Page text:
The United Nations General Assembly failed to pass a U.S. sponsored draft resolution that would have condemned the terror group Hamas for the first time in history.
The resolution needed a two-thirds majority of the 193-member body to pass Thursday. Eighty-seven countries voted in favor, 57 opposed, and 33 abstained.
Usually, the resolution would only need a simple majority to pass, but Arab nations led a successful vote before the official vote on the resolution to require a two-thirds majority for approval. Israel’s Ambassador Danny Danon told the assembly the vote had been hijacked by the procedural maneuver.
“Your silence in the face of evil reveals your true color,” he said.
Before the vote, U.S. Ambassador Nikki Haley urged the nations to make history by finally condemning “one of the most obvious and grotesque cases of terrorism in the world.”
“There can be no peace without the mutual agreement that terrorism is unacceptable,” Haley told the assembly. “The questions before us is whether the U.N. thinks terrorism is acceptable if and only if it’s directed at Israel.”
The resolution demanded that the radical extremist group stop firing rockets into Israel, using “airborne incendiary devices,” and directly putting civilians at risk. Last month, the terror group fired hundreds of rockets at Israeli citizens in a span of just 48 hours.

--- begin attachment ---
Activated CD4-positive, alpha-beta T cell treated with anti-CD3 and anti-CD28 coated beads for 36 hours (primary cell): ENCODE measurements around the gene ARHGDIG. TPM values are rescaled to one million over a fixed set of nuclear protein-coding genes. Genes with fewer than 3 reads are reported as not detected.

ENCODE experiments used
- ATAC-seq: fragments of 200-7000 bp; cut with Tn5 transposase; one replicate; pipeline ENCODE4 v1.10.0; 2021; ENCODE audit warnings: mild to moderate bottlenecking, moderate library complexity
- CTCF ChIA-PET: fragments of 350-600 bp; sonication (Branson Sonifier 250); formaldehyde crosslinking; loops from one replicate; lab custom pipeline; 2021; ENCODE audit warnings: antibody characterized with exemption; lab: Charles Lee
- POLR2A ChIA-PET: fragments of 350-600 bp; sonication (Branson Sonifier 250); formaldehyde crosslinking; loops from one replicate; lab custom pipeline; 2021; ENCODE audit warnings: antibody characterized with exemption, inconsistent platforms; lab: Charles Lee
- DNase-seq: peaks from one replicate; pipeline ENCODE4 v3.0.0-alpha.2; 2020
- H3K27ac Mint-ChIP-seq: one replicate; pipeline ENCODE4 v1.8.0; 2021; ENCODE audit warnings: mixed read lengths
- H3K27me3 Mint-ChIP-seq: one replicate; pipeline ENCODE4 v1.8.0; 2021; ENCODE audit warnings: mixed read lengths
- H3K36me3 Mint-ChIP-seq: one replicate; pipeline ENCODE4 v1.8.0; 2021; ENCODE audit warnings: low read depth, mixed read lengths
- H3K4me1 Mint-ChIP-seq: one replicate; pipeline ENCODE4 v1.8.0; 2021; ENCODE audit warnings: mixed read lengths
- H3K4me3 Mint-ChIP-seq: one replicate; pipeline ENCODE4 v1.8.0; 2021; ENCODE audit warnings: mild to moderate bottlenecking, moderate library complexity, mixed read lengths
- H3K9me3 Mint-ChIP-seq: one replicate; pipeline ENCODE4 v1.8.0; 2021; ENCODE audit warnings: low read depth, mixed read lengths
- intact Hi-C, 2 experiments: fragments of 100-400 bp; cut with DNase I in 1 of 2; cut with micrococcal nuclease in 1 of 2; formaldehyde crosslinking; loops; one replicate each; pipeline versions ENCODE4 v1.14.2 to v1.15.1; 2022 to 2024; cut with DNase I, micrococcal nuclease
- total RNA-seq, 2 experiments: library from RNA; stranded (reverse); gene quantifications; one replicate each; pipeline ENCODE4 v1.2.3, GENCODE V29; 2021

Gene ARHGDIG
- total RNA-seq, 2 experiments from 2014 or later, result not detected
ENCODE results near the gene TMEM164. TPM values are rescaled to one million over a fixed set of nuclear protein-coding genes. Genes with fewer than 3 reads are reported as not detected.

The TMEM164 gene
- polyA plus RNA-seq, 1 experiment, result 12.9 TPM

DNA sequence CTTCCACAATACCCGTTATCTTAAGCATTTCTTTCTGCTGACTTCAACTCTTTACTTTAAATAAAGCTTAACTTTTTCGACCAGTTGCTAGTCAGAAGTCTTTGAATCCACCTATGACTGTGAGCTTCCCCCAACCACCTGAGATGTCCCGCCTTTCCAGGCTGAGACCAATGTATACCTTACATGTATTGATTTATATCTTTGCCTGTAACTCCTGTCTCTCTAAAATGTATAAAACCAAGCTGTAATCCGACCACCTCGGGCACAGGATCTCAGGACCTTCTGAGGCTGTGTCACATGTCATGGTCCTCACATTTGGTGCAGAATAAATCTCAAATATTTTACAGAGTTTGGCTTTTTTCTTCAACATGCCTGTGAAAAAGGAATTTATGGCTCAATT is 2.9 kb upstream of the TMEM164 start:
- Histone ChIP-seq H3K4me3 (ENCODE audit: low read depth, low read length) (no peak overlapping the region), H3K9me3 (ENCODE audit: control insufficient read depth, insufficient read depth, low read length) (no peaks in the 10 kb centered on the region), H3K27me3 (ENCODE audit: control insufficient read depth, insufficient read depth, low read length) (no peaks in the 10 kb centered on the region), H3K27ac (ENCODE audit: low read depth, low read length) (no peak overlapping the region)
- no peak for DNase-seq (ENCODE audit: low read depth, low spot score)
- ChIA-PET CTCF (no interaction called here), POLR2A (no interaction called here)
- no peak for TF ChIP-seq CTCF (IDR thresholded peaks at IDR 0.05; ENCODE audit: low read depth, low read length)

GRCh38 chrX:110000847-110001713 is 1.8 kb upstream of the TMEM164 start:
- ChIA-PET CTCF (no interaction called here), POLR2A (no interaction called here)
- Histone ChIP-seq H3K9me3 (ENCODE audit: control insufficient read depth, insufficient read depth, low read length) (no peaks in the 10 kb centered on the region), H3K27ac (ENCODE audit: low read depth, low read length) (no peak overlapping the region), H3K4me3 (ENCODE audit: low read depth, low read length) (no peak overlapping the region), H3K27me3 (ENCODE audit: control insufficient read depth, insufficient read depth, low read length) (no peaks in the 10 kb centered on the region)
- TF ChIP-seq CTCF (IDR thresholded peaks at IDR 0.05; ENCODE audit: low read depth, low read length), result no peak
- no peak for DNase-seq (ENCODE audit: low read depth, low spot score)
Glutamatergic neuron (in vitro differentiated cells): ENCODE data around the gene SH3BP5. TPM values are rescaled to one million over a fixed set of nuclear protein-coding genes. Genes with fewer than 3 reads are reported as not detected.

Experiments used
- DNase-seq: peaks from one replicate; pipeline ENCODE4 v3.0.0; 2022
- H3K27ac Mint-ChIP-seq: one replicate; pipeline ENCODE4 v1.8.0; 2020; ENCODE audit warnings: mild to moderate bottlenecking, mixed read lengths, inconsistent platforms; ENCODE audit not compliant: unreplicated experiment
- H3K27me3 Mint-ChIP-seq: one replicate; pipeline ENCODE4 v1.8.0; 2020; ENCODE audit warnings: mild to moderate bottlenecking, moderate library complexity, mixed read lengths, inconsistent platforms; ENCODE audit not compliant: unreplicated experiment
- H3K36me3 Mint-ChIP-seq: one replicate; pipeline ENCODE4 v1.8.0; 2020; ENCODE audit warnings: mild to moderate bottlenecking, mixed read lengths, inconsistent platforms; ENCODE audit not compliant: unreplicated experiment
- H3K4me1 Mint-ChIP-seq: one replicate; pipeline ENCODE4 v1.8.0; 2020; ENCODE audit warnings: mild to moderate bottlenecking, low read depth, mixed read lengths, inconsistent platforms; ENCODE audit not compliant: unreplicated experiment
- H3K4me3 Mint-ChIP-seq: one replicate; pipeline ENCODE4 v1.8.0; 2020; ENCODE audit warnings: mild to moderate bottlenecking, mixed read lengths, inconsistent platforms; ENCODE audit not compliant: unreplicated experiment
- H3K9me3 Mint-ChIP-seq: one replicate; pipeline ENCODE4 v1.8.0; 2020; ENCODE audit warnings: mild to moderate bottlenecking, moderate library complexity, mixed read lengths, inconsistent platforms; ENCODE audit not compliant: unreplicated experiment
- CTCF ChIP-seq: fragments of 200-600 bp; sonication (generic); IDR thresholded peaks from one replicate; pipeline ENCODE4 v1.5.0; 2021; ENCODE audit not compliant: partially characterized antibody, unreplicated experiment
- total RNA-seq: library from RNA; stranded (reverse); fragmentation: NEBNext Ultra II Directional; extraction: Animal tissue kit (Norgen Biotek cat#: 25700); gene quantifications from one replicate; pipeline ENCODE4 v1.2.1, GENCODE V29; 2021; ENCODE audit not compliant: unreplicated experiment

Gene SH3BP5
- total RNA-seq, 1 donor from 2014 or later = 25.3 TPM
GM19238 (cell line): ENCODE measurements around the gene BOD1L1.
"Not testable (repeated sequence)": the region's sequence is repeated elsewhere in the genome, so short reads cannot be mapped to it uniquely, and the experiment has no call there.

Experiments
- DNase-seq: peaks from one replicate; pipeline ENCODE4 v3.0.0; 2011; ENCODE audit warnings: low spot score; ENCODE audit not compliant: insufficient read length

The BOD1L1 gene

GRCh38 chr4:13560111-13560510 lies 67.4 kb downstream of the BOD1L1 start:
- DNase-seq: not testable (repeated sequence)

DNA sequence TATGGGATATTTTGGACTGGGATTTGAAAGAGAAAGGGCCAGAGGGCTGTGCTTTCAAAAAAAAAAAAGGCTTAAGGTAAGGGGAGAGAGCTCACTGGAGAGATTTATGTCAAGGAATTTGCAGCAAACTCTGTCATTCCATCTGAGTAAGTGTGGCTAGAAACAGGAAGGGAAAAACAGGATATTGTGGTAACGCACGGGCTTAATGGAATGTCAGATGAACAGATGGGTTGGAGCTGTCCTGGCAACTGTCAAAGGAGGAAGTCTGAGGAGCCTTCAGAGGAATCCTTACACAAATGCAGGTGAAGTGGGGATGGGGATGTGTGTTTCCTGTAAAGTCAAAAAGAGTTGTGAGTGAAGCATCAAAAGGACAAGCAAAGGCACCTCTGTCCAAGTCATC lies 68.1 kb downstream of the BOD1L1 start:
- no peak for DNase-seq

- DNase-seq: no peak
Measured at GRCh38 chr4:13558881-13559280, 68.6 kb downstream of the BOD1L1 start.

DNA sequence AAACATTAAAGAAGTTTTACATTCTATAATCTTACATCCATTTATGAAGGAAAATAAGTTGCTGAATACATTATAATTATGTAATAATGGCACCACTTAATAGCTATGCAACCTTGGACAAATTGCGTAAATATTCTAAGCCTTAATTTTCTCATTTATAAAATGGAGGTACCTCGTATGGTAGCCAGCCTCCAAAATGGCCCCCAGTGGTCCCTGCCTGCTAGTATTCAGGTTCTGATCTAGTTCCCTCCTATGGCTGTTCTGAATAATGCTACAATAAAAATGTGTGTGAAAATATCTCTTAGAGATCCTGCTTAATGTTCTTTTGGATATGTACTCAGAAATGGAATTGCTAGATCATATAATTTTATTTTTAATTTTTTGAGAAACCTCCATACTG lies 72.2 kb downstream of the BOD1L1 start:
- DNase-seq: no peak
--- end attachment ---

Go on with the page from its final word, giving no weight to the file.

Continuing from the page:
Haley asked her “Arab brothers and sisters” in the assembly, “is the hatred toward Israel so strong that you’ll defend a terrorist organization? One that is directly causing harm to the Palestinian people?”
Hamas thanked the countries “that stood by our people’s resistance and the justice of their cause” and attacked Haley who it said “is known for her extremism and her positions that support the Zionist terrorism in Palestine.” A Hamas spokesman also called the outcome a “slap” to President Donald Trump’s administration.
Palestinian President Mahmoud Abbas, whose Fatah party is deadlocked in a bitter rivalry with Hamas, also praised the resolution’s defeat saying: “The Palestinian presidency will not allow for the condemnation of the national Palestinian struggle.”
Saudi Arabia’s U.N. Ambassador Abdallah Al-Mouallimi said the U.S. resolution would “undermine the two-state solution which we aspire to.” He said it would also turn attention away from Israel’s “occupation” of Palestinian territories.
Meanwhile, Israeli Prime Minister Benjamin Netanyahu thanked the “large majority” of countries “that took a stance against Hamas” for the first time in history, calling it “an important achievement for the United States and Israel.”
After the U.S. draft on Hamas failed, the U.N. overwhelmingly approved an Irish resolution by a vote of 156-6, with 12 abstentions.
The counter-resolution calls for “the achievement, without delay” of lasting Mideast peace on the basis of previous U.N. resolutions. It condemns Israeli homes in the West Bank and reaffirms “unwavering support … for the two-state solution of Israel and Palestine, living side by side in peace and security within recognized borders, based on the pre-1967 borders.”
Haley criticized the United Nations for having an anti-Israel bias, pointing out that “over the years, the U.N. has voted to condemn Israel over 500 times.”
She stressed the fact that Hamas’ charter “openly calls for the destruction of Israel” and uses a long list of “barbaric terrorist tactics including suicide bombers and thousands of rockets, flaming kites and balloons.
Haley also called condemnation of Hamas “an essential step” to a peace settlement.
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